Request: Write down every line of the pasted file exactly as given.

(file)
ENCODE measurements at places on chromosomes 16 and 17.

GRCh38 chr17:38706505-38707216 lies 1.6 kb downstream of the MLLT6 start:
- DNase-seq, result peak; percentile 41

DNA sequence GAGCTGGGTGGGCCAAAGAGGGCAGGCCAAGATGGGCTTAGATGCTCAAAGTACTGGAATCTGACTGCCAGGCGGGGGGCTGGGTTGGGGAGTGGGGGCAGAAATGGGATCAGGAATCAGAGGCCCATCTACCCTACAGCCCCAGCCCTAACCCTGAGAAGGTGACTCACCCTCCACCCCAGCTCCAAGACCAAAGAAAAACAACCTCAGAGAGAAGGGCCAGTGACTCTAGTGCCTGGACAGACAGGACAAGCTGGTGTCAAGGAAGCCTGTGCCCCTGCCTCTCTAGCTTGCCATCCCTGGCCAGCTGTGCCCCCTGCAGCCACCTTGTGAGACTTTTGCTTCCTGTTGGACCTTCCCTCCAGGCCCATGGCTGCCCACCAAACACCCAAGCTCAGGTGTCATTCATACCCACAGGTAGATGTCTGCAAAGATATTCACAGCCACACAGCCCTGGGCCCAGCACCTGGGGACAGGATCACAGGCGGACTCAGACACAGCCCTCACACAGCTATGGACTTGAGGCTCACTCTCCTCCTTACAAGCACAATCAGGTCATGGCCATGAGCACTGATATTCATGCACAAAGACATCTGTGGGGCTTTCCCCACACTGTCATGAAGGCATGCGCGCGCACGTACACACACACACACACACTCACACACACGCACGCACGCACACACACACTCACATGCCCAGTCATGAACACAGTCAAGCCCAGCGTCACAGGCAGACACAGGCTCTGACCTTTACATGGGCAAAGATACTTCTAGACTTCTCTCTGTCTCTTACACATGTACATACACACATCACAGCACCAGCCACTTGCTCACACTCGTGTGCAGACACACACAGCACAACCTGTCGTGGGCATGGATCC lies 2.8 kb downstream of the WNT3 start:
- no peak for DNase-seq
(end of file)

ENCODE measurements at places on chromosomes 16 and 17.

GRCh38 chr17:38706505-38707216 lies 1.6 kb downstream of the MLLT6 start:
- DNase-seq, result peak; percentile 41

DNA sequence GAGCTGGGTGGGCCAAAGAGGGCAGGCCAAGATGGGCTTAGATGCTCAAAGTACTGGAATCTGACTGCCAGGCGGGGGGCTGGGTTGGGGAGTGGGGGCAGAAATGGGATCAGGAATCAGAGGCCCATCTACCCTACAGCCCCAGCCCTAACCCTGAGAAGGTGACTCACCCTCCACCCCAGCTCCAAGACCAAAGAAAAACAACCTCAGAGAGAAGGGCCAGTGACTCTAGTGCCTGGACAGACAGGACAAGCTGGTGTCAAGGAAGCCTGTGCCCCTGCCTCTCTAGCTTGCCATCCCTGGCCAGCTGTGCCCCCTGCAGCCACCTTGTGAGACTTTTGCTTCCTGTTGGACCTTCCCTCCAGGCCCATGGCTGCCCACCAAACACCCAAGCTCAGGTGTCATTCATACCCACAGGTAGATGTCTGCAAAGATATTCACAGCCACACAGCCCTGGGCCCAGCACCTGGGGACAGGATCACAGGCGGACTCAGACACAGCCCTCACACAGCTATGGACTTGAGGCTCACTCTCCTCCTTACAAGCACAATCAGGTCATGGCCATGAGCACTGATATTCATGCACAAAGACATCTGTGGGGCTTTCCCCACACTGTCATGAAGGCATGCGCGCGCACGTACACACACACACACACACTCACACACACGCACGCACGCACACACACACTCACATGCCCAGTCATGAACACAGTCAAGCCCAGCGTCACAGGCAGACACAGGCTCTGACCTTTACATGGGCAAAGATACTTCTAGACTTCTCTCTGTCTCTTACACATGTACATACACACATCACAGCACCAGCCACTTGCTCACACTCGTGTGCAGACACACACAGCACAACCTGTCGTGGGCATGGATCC lies 2.8 kb downstream of the WNT3 start:
- no peak for DNase-seq